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A little tunneling under the cold crust of facts and figures relating to scholarships uncarths significant features. The distribution curve on the rank list is, of course, far above the general level. More pertinent, however, is an examination of one category of scholarships, the Prize Fellowships, the cream of the crop and President Conant's especial dream children.

The great Tercentenary collection of funds had, for one of its two primary purposes, the creation of new, geographically-distributed scholarships to be known as National Scholarships, instead of Prize Fellowships as they are now known. With the fund successfully established, it may safely be assumed that next fall there will be a proportionately large increase in the number of students who receive these awards.

All the more interest, therefore, centers upon the elect few who are already in college. Those men selected were to be, ideally, not only students of the first rank but also social beings in the fullest sense of the word. The record of the Prize Fellows of the Classes of '38 and '39 lends some color to the original optimism. The men are, with but a single exception, in Group III or better. As for extra-curricular activity, they average higher than "the typical Harvard student", but not as conspicuously as might be expected. A further statistical break-down shows two men with no extra-curricular affiliation whatsover, one in Group 1 and the other in 111, with a slight tendency on the part of Group 11 men to engage in more outside interests.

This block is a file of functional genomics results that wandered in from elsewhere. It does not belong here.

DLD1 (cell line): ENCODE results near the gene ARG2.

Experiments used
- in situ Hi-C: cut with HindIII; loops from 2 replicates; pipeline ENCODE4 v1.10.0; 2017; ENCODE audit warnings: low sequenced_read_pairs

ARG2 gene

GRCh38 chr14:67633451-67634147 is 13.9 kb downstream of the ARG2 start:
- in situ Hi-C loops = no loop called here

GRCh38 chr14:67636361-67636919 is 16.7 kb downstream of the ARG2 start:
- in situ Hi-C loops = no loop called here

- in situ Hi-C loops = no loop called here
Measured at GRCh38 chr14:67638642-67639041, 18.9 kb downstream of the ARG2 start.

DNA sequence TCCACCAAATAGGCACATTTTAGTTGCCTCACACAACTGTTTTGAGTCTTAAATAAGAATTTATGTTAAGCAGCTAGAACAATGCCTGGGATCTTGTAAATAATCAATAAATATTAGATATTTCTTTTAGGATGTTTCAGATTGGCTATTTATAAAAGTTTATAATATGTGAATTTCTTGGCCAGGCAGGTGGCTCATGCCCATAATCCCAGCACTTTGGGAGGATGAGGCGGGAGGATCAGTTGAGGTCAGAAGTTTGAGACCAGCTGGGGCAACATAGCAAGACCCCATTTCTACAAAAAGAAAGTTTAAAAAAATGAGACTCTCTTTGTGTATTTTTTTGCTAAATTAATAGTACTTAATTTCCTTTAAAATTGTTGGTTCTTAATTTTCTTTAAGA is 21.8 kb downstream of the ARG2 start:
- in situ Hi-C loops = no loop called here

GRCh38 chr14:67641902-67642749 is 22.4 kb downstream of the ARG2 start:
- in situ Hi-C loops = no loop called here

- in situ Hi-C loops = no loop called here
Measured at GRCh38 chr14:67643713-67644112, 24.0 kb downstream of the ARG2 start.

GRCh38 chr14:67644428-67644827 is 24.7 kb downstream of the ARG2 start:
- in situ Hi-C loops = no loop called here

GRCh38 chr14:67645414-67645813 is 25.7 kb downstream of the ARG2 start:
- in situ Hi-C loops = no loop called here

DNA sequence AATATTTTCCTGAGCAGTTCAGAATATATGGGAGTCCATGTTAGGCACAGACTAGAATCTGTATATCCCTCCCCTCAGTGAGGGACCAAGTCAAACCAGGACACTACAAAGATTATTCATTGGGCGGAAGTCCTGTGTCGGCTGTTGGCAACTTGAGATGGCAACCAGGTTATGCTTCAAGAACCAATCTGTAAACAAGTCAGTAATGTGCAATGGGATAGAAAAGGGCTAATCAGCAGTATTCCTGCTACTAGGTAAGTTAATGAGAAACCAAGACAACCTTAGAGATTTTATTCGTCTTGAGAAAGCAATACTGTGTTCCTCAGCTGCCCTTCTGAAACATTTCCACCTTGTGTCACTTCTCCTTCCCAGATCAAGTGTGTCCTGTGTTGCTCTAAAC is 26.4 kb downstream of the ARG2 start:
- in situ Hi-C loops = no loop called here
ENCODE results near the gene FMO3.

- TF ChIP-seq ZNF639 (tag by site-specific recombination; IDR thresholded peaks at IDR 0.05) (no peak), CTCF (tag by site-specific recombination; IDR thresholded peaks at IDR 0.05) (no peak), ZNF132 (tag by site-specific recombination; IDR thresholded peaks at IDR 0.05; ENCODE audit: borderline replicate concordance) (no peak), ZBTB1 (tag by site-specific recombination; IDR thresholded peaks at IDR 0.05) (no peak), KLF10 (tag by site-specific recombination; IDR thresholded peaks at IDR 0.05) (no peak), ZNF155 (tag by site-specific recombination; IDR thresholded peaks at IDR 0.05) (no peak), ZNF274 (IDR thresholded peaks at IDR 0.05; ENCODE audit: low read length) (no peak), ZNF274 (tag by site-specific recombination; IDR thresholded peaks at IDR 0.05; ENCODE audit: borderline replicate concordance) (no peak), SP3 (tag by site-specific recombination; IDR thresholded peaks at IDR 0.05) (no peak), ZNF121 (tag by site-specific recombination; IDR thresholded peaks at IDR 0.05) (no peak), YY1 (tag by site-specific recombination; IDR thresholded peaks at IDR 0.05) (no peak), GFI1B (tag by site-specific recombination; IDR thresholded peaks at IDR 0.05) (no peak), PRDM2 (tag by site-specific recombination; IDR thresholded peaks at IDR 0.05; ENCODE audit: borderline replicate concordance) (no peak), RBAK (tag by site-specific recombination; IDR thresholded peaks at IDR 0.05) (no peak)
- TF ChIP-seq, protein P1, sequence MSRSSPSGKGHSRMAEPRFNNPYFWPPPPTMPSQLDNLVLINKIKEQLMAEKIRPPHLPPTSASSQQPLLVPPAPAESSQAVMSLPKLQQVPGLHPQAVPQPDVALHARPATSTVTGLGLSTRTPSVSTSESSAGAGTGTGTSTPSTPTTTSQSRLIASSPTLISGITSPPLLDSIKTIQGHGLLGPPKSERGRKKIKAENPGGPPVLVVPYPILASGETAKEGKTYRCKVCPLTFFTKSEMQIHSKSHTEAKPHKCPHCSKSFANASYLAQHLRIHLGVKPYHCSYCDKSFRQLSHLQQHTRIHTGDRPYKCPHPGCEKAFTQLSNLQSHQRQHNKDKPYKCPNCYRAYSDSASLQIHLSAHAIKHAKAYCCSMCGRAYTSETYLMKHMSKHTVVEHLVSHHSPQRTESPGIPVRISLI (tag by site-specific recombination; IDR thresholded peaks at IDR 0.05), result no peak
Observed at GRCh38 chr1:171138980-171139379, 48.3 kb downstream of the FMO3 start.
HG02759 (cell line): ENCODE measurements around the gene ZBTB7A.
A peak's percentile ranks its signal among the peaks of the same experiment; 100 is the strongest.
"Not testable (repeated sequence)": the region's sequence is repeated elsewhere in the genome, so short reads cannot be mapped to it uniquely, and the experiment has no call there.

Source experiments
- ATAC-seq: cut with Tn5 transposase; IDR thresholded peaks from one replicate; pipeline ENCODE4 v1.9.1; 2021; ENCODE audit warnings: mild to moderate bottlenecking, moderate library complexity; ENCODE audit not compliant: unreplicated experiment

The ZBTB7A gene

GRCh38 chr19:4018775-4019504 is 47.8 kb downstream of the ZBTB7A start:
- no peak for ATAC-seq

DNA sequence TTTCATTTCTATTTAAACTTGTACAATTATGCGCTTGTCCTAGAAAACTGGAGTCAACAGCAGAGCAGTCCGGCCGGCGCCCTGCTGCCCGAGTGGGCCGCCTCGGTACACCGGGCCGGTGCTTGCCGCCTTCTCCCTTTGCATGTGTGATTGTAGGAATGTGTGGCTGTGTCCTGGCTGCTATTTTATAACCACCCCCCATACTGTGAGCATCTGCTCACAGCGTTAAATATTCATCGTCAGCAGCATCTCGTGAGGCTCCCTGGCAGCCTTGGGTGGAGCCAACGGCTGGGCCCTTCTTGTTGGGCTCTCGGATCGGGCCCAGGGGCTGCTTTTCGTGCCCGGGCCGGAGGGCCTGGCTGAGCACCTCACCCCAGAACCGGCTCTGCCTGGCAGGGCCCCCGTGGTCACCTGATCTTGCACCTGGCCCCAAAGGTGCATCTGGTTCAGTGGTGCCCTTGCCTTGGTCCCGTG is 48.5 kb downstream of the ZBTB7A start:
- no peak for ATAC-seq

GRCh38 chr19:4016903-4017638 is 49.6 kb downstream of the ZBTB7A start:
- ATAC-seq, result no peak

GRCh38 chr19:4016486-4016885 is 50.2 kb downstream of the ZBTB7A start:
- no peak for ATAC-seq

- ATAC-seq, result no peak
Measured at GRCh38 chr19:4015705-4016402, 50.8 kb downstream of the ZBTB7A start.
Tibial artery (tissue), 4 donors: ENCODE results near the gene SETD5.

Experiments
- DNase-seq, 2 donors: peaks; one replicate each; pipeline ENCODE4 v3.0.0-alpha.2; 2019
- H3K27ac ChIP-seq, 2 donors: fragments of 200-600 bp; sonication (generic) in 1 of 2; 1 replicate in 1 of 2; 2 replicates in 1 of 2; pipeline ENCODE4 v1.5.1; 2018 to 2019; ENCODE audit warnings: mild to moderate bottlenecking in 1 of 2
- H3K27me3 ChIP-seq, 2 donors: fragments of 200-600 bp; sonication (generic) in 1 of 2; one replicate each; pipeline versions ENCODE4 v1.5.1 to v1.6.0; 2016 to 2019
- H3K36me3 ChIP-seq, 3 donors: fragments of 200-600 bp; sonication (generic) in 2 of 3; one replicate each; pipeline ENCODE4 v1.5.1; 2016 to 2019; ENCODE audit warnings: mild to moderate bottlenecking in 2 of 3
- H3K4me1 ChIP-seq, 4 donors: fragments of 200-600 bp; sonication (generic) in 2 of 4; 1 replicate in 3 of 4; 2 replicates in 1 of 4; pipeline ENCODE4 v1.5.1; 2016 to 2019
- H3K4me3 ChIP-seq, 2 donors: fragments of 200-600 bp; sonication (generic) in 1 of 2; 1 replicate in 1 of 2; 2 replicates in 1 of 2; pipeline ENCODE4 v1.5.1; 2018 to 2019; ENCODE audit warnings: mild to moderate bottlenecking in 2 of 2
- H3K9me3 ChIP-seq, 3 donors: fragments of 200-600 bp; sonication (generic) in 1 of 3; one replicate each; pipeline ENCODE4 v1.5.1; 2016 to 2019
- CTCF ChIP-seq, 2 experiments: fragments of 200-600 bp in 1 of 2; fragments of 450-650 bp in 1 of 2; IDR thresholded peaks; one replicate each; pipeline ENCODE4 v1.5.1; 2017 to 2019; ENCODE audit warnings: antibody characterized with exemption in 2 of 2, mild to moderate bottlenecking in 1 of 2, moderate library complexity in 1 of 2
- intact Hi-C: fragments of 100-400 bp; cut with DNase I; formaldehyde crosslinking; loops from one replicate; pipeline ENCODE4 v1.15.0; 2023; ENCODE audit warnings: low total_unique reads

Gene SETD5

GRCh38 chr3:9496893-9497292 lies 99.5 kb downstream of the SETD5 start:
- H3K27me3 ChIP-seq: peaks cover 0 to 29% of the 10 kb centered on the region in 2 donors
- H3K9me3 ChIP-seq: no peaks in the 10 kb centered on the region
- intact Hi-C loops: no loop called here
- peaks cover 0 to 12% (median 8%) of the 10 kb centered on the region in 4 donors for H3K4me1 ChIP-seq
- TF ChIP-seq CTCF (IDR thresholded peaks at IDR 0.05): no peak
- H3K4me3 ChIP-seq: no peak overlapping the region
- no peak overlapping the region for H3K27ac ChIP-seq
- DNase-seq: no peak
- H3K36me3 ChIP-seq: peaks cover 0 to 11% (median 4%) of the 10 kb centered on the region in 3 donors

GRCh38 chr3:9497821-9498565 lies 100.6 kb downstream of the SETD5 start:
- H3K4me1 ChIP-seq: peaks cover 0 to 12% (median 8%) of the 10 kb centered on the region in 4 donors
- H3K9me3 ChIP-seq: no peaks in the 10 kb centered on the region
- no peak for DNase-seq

These interpretations, however, can in no way be regarded as conclusive. Statistically speaking, the number, thirty-eight, is quite insignificant and the record is, as yet, woefully incomplete in the individual instance. Certain tendencies, and the inferences to be drawn therefrom mean, however, that the plan has been working with measurable success, sufficient, at least, to continue to accord it the highest hopes. Several more years will do much to stabilize the college record, then begin to demonstrate the record in the world. Then, and then only, will definite conclusions be warranted. Meanwhile the gradual fruition of this novel and daring educational conception can be watched with intense interest.

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